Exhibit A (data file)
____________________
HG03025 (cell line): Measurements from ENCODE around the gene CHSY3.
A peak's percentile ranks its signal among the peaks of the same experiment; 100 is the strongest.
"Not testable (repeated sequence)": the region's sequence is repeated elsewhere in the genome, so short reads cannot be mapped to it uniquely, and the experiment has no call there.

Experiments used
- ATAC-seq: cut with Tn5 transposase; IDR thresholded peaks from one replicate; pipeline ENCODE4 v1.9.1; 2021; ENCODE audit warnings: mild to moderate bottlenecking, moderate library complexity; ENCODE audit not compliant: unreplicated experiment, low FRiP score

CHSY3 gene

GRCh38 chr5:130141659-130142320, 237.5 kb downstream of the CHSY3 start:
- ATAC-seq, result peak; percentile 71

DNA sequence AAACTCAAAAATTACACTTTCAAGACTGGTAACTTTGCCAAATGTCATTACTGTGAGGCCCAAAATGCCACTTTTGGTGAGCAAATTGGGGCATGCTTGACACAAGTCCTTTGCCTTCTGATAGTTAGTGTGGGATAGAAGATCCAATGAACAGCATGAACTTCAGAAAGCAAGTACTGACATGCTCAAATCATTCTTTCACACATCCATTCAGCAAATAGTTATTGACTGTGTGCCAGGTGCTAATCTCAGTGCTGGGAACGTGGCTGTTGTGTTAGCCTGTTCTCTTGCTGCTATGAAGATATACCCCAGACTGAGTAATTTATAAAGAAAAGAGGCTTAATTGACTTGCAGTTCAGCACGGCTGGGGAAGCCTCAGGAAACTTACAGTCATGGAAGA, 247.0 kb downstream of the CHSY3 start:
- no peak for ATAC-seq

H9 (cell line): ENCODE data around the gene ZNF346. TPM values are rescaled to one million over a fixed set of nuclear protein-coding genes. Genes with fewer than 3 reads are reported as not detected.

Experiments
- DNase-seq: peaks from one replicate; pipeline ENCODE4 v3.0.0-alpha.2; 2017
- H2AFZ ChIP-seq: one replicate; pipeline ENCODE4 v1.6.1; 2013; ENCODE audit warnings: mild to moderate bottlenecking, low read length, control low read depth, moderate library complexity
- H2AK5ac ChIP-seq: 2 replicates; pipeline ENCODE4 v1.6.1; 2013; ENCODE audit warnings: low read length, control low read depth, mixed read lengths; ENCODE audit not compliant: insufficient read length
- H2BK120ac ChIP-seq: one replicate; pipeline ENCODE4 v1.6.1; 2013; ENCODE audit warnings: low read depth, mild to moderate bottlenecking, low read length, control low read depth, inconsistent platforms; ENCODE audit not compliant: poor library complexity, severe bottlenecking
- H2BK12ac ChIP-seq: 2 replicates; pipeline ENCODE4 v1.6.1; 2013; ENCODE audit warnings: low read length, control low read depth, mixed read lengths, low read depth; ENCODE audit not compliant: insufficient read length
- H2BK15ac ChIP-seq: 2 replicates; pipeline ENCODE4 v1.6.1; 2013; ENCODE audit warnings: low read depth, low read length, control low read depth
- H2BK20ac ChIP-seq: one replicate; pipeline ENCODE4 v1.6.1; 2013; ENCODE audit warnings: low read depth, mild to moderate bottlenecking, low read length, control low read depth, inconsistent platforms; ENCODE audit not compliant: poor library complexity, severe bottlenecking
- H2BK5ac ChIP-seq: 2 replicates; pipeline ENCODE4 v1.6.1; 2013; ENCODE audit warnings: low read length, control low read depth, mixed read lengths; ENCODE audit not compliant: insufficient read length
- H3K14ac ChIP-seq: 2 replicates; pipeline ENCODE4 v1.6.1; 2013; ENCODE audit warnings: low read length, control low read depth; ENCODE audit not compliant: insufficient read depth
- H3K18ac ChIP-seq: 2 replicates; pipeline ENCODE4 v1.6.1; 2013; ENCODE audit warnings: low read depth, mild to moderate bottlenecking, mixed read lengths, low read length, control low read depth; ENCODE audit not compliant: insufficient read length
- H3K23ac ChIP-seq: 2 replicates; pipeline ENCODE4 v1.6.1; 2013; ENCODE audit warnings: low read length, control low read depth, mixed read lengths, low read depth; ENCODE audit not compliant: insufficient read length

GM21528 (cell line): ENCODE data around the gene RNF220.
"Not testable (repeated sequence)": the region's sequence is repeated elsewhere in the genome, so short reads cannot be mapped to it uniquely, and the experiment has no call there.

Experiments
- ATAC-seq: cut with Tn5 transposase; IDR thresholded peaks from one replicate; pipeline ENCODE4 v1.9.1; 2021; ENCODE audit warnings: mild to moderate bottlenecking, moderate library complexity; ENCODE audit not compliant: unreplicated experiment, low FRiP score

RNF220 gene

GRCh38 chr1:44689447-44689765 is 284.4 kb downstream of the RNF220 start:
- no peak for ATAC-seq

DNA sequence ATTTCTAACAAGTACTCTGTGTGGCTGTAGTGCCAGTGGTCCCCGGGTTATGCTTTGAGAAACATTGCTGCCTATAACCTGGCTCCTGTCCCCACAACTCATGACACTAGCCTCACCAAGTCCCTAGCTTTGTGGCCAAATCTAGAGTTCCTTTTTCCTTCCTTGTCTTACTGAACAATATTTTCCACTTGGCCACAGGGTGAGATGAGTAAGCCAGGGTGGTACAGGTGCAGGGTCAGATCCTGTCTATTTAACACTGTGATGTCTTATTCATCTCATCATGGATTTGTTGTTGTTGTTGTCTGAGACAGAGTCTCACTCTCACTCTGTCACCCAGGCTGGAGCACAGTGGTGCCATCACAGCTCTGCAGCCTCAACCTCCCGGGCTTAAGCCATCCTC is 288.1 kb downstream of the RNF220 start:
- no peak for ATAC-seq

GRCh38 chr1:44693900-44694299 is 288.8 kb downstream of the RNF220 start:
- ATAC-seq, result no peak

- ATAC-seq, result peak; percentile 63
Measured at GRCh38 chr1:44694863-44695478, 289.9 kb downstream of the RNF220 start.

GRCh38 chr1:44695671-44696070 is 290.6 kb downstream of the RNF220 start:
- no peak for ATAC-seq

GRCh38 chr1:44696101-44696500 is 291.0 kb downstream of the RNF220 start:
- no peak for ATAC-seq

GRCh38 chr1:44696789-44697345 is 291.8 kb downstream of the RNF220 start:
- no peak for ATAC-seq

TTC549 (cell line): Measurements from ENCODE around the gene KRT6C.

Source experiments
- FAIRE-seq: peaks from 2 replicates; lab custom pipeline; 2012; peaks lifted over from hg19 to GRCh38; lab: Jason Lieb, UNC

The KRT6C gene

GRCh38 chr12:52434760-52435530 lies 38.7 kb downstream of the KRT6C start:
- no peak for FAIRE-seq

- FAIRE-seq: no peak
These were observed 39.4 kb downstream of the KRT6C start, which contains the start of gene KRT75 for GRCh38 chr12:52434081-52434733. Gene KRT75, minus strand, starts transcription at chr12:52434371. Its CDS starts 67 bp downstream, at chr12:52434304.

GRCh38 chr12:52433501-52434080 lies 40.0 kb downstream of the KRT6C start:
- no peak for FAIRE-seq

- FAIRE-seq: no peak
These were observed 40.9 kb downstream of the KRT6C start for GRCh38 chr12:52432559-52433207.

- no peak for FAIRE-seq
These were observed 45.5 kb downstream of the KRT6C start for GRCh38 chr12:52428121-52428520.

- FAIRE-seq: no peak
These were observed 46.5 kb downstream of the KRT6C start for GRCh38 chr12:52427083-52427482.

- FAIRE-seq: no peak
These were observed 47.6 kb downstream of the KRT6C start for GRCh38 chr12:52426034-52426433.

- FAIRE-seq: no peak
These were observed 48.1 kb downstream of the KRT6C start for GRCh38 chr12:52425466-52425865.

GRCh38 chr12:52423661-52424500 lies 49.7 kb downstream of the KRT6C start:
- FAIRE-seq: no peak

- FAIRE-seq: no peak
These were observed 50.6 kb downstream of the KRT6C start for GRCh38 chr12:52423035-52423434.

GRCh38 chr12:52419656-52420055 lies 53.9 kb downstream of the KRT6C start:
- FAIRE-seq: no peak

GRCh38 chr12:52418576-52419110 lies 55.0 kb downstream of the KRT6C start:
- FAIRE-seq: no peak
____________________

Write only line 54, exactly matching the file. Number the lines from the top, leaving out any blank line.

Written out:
These were observed 40.9 kb downstream of the KRT6C start for GRCh38 chr12:52432559-52433207.